A Grave in the Air
Black milk of daybreak we drink you at night
we drink you at noon death is a master from Germany
we drink you at sundown and in the morning we drink and we drink you
death is a master from Germany his eyes are blue
he strikes you with leaden bullets his aim is true
a man lives in the house your golden hair Margarete
he sets his pack on to us he grants us a grave in the air
he plays with the serpents and daydreams death is a master from Germany
—Paul Celan, “Todesfuge” (1944)
Since this is a slightly unusual kind of book, it is probably sensible for me to give an explanation at the very beginning of what kind of book it is and what it is intended to do.
The main focus is a discussion of the possibilities and difficulties of establishing organizations to address war crimes issues, to investigate alleged offenses, and to arrest, try, and convict those thought responsible. In writing these chapters I have drawn on my personal experience, as well as the experiences of colleagues in the United Kingdom, in other countries, and in international organizations. I have tried to paint a picture that is as fair and authoritative as possible. When I was first considering the shape of the book and discussing it with others, however, it rapidly became clear that discussing these issues in the abstract would not always be useful or informative and that some context was required to explain to the reader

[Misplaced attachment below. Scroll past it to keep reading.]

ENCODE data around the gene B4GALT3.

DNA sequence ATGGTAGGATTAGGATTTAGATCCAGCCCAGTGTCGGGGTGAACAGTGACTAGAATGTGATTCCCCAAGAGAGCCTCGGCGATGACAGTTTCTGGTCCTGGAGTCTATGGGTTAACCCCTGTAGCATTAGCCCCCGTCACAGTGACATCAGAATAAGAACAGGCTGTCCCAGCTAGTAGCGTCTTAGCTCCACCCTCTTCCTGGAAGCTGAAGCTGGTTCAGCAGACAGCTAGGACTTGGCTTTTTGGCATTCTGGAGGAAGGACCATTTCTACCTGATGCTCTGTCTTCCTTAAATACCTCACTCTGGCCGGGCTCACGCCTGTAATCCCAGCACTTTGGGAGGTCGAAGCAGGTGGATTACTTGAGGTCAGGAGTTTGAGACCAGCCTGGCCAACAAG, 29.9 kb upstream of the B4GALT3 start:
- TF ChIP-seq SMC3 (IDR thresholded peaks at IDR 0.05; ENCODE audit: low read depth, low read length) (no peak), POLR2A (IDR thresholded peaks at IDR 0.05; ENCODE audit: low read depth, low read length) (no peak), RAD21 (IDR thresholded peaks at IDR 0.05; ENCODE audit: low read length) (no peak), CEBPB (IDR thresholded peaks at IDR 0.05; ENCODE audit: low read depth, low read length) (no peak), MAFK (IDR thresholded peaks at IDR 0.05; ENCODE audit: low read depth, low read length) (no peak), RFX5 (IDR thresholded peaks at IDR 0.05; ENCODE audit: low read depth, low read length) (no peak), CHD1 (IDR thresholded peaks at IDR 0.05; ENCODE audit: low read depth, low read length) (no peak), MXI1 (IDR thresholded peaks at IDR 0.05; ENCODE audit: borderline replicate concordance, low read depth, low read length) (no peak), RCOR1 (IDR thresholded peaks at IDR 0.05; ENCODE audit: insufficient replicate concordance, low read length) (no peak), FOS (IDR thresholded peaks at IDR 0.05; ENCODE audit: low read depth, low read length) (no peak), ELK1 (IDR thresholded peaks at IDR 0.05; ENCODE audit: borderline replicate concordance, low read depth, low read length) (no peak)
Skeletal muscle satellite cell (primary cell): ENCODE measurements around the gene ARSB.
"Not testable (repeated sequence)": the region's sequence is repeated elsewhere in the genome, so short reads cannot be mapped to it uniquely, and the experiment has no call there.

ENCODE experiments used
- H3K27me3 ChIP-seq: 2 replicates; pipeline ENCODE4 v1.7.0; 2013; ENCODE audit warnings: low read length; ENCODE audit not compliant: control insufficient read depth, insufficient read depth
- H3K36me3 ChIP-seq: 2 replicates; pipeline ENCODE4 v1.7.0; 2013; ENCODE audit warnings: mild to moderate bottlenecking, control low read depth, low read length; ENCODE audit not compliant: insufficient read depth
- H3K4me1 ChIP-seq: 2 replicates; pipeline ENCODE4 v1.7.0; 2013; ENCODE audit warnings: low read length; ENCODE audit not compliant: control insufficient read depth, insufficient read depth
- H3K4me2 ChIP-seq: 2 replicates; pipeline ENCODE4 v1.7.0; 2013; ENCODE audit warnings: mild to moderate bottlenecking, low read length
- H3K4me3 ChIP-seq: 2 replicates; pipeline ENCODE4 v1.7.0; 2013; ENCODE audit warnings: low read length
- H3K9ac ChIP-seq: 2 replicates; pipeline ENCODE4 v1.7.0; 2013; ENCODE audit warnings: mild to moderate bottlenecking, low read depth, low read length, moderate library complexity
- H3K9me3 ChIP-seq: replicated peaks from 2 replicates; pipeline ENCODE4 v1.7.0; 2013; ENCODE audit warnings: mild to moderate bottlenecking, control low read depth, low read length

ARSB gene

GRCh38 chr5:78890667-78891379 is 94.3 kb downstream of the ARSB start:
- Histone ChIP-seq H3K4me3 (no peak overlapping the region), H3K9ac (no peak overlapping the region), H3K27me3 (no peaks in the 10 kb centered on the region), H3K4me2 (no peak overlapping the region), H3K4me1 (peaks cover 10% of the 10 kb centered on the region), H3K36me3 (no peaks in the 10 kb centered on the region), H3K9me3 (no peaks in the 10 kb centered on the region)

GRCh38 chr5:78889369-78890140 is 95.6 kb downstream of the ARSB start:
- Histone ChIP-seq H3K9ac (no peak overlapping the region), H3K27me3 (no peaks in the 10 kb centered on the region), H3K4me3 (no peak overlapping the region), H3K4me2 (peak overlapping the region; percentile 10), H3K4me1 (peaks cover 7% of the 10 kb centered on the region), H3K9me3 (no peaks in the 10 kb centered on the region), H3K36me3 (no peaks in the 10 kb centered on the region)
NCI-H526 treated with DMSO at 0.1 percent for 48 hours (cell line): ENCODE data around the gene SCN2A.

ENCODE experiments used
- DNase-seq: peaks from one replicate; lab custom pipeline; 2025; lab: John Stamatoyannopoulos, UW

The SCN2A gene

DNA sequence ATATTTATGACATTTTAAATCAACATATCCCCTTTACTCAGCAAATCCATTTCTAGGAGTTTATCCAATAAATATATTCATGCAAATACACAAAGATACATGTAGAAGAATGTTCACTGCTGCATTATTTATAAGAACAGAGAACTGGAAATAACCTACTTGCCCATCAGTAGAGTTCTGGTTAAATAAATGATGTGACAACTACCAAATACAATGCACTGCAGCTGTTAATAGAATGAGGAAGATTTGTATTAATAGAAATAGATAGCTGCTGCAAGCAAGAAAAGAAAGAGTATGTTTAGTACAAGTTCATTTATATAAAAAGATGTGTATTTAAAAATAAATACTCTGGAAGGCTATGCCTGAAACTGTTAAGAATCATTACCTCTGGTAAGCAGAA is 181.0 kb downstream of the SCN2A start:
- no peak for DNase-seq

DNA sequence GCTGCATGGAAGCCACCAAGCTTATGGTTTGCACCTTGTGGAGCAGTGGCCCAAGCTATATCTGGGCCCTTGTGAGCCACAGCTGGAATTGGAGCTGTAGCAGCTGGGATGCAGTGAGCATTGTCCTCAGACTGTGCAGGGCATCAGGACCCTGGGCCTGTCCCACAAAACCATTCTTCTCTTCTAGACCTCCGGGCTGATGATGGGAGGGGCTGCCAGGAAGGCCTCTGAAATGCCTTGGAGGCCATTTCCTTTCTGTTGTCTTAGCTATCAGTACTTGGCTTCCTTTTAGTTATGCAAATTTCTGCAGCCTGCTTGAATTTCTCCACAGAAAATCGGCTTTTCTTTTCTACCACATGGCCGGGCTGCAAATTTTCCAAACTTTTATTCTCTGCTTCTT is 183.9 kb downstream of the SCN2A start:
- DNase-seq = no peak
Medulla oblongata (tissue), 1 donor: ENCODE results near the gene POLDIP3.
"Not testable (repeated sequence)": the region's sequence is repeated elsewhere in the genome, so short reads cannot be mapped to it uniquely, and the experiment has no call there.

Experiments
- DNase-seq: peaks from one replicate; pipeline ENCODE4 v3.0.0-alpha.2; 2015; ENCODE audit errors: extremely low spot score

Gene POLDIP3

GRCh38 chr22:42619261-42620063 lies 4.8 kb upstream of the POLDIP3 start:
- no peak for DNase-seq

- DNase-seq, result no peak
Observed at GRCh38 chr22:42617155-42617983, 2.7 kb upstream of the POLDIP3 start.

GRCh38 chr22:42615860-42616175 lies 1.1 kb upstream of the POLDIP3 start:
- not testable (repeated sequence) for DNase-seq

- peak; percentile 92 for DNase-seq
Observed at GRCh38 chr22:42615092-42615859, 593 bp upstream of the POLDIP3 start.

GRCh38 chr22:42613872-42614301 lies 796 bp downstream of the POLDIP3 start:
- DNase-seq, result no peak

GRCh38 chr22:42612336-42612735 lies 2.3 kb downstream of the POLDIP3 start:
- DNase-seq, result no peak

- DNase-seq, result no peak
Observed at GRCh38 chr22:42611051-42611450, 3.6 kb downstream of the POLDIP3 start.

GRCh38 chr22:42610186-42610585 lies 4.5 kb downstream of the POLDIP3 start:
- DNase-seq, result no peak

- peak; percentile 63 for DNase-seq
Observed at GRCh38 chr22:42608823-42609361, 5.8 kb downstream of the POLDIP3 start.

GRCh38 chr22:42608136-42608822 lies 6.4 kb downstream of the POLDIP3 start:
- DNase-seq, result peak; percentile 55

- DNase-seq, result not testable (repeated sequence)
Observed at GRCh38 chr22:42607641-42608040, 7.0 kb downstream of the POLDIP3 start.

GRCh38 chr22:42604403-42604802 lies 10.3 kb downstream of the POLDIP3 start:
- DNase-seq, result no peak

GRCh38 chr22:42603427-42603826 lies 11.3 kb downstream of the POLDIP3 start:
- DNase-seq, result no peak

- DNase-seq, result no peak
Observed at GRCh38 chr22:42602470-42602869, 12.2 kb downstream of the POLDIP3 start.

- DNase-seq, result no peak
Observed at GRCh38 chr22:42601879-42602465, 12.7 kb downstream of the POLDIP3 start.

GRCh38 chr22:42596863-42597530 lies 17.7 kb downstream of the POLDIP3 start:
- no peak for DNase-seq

“Death Fugue” from Poems of Paul Celan, translated by Michael Hamburger. Translation
copyright © 1972, 1980, 1988, 1994, 2002 by Michael Hamburger. Reprinted by permission
of Persea Books, Inc. (New York) and Anvil Press Poetry (London, 1988).